Just when we thought that the party was over Azat invited us for a barbeque. With his jeep we drove inside to a huge garden where his friends had already set up the fire. Unbelievable layout of rusty grids and a pan settled on the rocks above the fire made us feel warm. We were very impressed with their way of using the campfire to cook a perfect meal: shashliks with tomatoes, potatoes and eggs (cooked very slowly) which we rolled inside of a traditional bread lavash. A vodka was offered, some singing, joking and laughing – for us it was a wonderful way to meet locals. In the early morning it was finally time for rest, we made our bed inside the pub by putting two wide benches together and fell asleep processing tye action-packed day.
The Canyon full of wild nature
Located on a hill beside in a deep and beautiful gorge, the city of Suhsa and its Nature Reserve Hunot Canyon were memorable places to visit. In the area there are lots of ruins that were demanding our attention with their touching look, like they would whisper the story of the long war. During the history the town has been attacked and destroyed many times, latest the Nagorno-Karabakh war, which started there leaving 80% of the town ruins. Like a miracle, the city is still alive having 3000 inhabitants living, loving and breathing like everywhere else.
Walking through the Hunot Canyon ending up to the Dasalti village was a perfect historical route from the Susha. The trail was well marked on the map, easy to follow and we could fully enjoy the unsurpassed beauty of the rocky walls of the canyon. Caves on its walls, inhabited in the stone age, gave just a first taste of this beautiful wild park! Quickly the atmosphere changed and in front of us ran the waterfall Mamrot Kar (also known as umbrella waterfall), which top was covered with mossy rocks creating a perfect shape of an umbrella. The crystal clear water flowing down and hiding the cave in the wall makes it one of the original nature wonders of the canyon!
Near the waterfall ruins of the Hunok village are still existing but covered with various plants. Now when the people are gone, nature continues its circle burying what once was valuable. Only an old cemetery rising up along the hill, having names written down in Armenian alphabet, is the proof who used to live there. Down from the cemetery we could walk on the historic bridge that was built in 1720. In the past it had an important role connecting the Susha city with other regions and truly it’s still serving well giving a convenient way to cross the river!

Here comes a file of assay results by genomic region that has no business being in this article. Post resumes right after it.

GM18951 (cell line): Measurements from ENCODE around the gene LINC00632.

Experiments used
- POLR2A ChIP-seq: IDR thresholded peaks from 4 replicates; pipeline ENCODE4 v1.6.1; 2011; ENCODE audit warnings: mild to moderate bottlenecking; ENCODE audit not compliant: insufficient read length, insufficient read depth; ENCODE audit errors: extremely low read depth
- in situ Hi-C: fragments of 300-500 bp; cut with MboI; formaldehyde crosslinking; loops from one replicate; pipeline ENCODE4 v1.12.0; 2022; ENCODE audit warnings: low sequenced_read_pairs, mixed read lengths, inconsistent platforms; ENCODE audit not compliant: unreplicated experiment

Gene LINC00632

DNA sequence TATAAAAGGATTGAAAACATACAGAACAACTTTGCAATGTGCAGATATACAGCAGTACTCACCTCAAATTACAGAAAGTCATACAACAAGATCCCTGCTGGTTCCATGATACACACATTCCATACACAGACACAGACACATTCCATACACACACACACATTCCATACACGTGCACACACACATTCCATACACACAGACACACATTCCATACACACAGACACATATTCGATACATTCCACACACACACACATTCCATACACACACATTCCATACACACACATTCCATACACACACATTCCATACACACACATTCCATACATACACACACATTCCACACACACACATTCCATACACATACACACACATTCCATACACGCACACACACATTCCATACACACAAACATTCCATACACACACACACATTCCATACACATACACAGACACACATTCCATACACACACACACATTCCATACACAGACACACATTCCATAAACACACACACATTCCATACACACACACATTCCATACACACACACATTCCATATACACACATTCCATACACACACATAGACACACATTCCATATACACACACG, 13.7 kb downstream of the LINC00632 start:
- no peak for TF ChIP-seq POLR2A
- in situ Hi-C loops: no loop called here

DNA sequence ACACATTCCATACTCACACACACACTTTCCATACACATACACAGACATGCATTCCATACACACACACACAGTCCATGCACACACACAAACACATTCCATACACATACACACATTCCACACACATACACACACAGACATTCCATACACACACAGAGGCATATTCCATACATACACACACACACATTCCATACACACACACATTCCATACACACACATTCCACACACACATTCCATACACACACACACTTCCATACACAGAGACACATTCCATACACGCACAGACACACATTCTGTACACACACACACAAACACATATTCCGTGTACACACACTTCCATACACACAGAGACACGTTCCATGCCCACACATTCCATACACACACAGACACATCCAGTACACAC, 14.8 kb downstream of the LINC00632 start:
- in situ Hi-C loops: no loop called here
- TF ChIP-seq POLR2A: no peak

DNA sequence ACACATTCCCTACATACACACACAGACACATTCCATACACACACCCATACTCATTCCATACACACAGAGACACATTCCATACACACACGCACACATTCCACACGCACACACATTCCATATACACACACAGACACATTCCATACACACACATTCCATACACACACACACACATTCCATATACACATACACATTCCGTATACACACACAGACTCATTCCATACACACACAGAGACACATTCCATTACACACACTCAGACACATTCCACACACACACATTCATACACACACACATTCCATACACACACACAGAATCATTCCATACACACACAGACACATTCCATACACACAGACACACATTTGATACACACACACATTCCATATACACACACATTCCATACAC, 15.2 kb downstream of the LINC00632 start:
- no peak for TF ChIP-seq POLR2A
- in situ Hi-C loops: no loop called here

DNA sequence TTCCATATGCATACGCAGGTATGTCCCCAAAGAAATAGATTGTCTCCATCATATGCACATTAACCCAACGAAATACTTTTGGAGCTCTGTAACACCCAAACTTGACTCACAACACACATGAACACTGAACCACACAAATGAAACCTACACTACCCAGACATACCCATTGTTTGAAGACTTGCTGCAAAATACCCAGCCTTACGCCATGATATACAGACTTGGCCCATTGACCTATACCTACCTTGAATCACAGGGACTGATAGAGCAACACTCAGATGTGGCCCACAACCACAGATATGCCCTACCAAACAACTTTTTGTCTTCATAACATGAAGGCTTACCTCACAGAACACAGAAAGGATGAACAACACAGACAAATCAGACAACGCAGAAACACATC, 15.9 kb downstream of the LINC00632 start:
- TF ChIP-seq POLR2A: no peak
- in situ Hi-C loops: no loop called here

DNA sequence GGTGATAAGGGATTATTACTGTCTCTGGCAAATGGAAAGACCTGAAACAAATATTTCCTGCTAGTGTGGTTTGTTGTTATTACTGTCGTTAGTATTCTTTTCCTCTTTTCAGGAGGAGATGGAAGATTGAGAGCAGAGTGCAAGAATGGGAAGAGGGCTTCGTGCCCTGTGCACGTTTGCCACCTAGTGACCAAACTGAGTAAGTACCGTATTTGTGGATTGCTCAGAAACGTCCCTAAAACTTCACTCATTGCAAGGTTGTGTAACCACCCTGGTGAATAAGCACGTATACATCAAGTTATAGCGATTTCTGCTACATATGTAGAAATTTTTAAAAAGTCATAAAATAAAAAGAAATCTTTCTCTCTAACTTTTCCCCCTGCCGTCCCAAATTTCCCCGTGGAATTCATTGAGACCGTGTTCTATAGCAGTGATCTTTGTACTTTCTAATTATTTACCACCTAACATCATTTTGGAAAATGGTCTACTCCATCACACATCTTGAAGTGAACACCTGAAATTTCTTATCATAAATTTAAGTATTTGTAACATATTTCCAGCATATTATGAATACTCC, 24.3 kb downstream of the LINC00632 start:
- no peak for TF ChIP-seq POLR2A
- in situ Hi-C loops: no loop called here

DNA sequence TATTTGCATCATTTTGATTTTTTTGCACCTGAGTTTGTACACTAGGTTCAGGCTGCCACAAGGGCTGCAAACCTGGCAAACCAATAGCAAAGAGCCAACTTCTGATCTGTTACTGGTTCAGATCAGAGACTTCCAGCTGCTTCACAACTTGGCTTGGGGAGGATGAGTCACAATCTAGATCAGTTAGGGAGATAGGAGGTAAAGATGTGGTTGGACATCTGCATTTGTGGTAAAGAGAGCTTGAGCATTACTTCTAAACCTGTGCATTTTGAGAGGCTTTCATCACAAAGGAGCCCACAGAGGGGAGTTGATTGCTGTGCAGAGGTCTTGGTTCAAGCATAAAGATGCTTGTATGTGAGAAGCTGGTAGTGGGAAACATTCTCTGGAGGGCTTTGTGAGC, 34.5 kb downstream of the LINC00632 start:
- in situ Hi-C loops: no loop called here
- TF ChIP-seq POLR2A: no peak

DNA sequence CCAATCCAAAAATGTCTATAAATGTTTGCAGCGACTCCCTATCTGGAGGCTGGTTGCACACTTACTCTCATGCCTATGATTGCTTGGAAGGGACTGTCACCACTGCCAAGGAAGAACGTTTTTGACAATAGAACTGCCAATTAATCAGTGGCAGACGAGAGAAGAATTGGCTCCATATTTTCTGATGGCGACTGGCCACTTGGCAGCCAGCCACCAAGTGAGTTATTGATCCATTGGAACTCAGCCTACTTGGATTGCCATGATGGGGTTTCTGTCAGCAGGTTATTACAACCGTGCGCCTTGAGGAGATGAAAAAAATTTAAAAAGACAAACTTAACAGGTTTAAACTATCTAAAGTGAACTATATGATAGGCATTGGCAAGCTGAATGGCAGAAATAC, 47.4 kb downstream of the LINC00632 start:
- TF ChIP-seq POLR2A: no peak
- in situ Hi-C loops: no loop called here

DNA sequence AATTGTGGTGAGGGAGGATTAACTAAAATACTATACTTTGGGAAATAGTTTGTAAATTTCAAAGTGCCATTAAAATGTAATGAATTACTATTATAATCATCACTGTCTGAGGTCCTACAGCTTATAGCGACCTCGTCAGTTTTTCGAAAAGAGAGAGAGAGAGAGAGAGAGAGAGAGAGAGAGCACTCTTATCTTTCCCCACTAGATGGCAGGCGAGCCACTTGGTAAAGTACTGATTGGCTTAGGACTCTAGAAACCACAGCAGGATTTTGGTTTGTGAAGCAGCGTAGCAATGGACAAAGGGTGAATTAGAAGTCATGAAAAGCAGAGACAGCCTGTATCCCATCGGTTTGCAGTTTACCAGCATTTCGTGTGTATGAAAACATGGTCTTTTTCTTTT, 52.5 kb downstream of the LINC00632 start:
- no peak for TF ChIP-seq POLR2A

The trail twirling up and down in the mountains, the river that gave refreshment and the wild forest left a deep impression and peace that followed us when we arrive to the Dashalty village. The children greeted us running and shouting loudly “Hi!” Their curious eyes followed our steps further on the other side of the road where laid an abandoned tanker and ruined cars. Around them a village with fixed homes, solar panels on the roof and gardens full of vegetables gave a perspective of hope. People were smiling at us, an older man threw fresh onions to taste… after the hike a bit sweet onion tasted delicious!
Meeting warm-hearted locals
One evening we had a chance to meet Azat’s family and learn more about life in Artsakh. We asked about safety and were told that when citizens had to evacuate during many threads of war, nothing was stolen and fresh apples were waiting for returnees. Basically the city is safe – we didn’t feel insecure, even on our nightwalks. The atmosphere reminded us about Scandinavian countries at their best: people leave their doors open!
As one of Azats sister is a painter, and mother is waving soft toys, their home was full of beautiful art. When we admired paintings on the wall, one picture was softly pushed to our hands as a souvenir. Next we were taken quickly to the kitchen, offered some warm local tea, and had a longer chat with the youngest sister. She knew English and was happy to talk with us. We learned that she was worried about recycling problems in Artsakh, but as many other youngsters didn’t care about the subject, she felt a bit outsider at school. This intelligent young lady had a real passion to educate herself. Unfortunately when men came home, she immediately changed. Instead of sharing her opinions she took more traditional role serving us vodka and bakings. Once the father came into the kitchen, we could see the respect towards him from the whole family. He experienced and survived the war, but quickly we learned that under his hard character there was a kind heart.
What comes to hitchhiking, it was perhaps the fastest way to travel around. It didn’t matter that the car was full, the drivers stopped and with other passengers organized a space for us. A taxi was needed only to get to the ghost town Agdam. The city was fully destroyed by Armenian army at the end of the war, but the frontline is still existing there making it less safe (also illegal) spot to visit. Surprisingly, the driver didn’t have a need to argue about the money and it gave us actually a chance to get to the city. Later it turned out that he was also a war survivor knowing the place very well. After experiencing the ruins of the Agdam, it became perhaps one of the most emotional places for us in the whole Artsakh and its worthy to write an own post about it!
While the gorgeous mountains with its friendly locals were stimulating us intellectually, at the same time, the traces of war were sensitizing, leaving us oftentimes speachless. Like we mentioned Artsakh felt extremely safe, but it’s good to be aware of the political disturbances and check the latest news before heading to this amazing mountainous land.